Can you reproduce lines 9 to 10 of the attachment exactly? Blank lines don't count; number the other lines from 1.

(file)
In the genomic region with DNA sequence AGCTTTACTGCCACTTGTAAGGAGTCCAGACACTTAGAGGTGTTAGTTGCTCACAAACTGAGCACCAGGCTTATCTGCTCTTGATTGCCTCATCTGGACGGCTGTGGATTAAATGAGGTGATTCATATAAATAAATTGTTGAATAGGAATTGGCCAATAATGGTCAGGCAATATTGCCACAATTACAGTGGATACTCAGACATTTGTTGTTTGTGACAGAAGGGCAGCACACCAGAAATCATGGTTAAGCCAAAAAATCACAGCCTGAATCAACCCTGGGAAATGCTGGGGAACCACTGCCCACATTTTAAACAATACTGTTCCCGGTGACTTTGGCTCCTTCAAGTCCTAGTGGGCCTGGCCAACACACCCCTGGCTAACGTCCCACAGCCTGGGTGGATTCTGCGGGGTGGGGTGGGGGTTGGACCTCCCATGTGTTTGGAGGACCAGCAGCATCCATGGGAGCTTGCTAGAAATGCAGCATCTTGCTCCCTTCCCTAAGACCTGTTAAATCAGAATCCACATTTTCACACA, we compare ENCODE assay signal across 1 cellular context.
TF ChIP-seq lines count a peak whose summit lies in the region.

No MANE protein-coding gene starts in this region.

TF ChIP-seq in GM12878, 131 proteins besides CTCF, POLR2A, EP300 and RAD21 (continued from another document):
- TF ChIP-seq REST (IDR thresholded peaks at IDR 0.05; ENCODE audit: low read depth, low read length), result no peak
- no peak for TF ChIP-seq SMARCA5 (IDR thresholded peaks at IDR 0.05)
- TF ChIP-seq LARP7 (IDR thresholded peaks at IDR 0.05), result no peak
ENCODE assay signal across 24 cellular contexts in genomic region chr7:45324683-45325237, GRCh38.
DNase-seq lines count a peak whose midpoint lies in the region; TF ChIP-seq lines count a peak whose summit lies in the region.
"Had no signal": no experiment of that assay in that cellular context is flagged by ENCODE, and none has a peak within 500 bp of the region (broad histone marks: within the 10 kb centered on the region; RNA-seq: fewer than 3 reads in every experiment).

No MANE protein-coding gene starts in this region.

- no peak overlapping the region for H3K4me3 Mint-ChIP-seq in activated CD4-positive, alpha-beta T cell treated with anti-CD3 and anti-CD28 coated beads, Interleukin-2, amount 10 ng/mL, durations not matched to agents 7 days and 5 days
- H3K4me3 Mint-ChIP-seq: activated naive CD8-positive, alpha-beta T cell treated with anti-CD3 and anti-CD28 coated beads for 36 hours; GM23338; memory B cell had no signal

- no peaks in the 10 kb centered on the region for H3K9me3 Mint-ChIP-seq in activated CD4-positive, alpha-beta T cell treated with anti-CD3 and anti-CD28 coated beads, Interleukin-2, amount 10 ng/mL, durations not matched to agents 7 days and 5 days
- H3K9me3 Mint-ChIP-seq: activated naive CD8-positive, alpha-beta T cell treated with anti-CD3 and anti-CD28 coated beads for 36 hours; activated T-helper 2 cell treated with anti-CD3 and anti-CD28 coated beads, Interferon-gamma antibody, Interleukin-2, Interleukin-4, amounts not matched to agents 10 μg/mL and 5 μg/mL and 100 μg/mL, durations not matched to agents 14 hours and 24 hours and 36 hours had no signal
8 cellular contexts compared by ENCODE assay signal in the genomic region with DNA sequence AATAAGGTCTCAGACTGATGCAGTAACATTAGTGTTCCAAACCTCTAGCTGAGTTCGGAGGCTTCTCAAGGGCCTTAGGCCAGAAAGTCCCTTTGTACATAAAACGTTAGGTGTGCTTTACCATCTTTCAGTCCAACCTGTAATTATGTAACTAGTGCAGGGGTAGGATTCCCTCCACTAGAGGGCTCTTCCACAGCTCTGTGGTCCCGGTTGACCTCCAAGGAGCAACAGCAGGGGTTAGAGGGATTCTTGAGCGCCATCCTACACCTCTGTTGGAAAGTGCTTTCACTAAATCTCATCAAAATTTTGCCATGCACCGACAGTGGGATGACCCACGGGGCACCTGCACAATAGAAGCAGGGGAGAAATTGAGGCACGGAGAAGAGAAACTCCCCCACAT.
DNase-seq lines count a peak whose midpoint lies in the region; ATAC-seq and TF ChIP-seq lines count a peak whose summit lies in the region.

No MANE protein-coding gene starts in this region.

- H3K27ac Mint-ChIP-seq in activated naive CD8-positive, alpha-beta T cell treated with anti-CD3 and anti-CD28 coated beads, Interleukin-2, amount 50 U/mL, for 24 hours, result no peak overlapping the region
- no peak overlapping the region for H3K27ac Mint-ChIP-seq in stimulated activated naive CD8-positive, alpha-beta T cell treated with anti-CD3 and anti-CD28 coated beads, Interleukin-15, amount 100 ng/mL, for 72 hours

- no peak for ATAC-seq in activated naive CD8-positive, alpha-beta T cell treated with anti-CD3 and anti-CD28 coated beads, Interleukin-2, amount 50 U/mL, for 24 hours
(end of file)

DNase-seq lines count a peak whose midpoint lies in the region; TF ChIP-seq lines count a peak whose summit lies in the region.
"Had no signal": no experiment of that assay in that cellular context is flagged by ENCODE, and none has a peak within 500 bp of the region (broad histone marks: within the 10 kb centered on the region; RNA-seq: fewer than 3 reads in every experiment).